This book assesses the conceptualisation of international mission in the Methodist Church Ghana. It demonstrates that Ghanaian Methodists possess a robust ecclesiology with roots in the Akan concept of «abusua» and an evangelical theology rooted in John Wesley. The author gives interpretations to the ways mission takes place and proposes twelve models of mission whereby members of diasporic communities are agents of mission. As mission is seen a responsibility of the whole church, mission is a common theme related to the migration of Ghanaian Methodists to other contexts, often understood in terms of in the global North. The church’s presence in North America and Europe presents challenges and opportunities that must be negotiated in a broader Methodist mainline milieu.
8. Models of diaspora mission
As was demonstrated in the previous chapter, migration is a major aspect of mission in this day, and it plays a central role in the conceptualisation of international mission in the MCG. Some of the theoretical voices explored dealt with the nature of how churches are formed, the level of cross-cultural intentionality employed in evangelism, as well as the transnational nature of migrant mission.
Yet, it is also beneficial to have categories that differentiate the nature of diaspora mission so as to sort out particulars in relation to 1) who the primary actors are, 2) with whom the mission is engaged, and 3) the location of the mission. Diaspora mission is such a broad concept, and for the sake of this book, I shall pay close attention to the categories in which individuals in diasporic situations and the diaspora communities themselves are the agents of mission and not simply the recipients of mission. I shall look at Jan Jongeneel’s typology, which was used and tweaked by Gerrit Noort as well as the categorisation put forth by the Lausanne movement. I then proceed to suggest working models of explaining various approaches to diaspora mission.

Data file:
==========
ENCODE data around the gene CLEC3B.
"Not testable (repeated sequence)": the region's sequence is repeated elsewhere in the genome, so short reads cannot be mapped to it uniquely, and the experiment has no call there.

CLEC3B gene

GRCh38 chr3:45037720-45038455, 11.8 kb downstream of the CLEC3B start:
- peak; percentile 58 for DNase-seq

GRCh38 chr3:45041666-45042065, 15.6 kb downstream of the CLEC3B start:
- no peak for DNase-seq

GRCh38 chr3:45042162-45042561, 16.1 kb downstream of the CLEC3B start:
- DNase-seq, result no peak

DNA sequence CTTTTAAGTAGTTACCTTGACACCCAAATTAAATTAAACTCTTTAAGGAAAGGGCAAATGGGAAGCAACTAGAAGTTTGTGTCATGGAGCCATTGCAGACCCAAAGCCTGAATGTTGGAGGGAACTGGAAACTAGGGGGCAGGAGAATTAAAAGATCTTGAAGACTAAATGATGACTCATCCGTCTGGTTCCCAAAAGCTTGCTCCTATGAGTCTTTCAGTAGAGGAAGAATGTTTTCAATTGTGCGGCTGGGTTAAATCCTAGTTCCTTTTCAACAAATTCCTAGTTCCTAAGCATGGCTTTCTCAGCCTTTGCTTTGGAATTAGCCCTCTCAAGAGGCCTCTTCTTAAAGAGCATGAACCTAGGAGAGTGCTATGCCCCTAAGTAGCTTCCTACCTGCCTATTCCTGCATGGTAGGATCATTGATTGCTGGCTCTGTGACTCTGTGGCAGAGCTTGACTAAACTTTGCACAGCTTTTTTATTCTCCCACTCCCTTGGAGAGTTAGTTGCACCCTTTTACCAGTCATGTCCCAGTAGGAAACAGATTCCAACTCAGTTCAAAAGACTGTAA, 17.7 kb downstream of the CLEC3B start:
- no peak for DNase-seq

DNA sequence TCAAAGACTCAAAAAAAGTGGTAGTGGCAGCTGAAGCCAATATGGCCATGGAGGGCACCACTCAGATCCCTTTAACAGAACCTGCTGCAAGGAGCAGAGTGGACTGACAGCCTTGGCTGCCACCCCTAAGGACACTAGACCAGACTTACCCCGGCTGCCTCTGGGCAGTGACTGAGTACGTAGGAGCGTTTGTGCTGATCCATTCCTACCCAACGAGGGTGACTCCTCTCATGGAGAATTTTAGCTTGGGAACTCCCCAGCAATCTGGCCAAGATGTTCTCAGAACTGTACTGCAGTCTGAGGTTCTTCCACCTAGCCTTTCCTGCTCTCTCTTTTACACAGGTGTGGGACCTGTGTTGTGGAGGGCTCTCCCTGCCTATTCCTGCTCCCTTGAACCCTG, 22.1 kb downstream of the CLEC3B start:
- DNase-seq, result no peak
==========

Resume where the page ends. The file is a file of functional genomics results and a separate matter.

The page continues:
The purpose of this chapter is to give classification to diverse phenomena. In an effort to simplify and clarify matters, each category runs the risk of communicating that cultures are neatly defined bounded sets.1 However, I agree with Magesa that the ‘unrealistic classicist mentality…saw cultures as monolithic, un-changing entities’ despite...
You are not authenticated to view the full text of this chapter or article.
This site requires a subscription or purchase to access the full text of books or journals.
Do you have any questions? Contact us.Or login to access all content.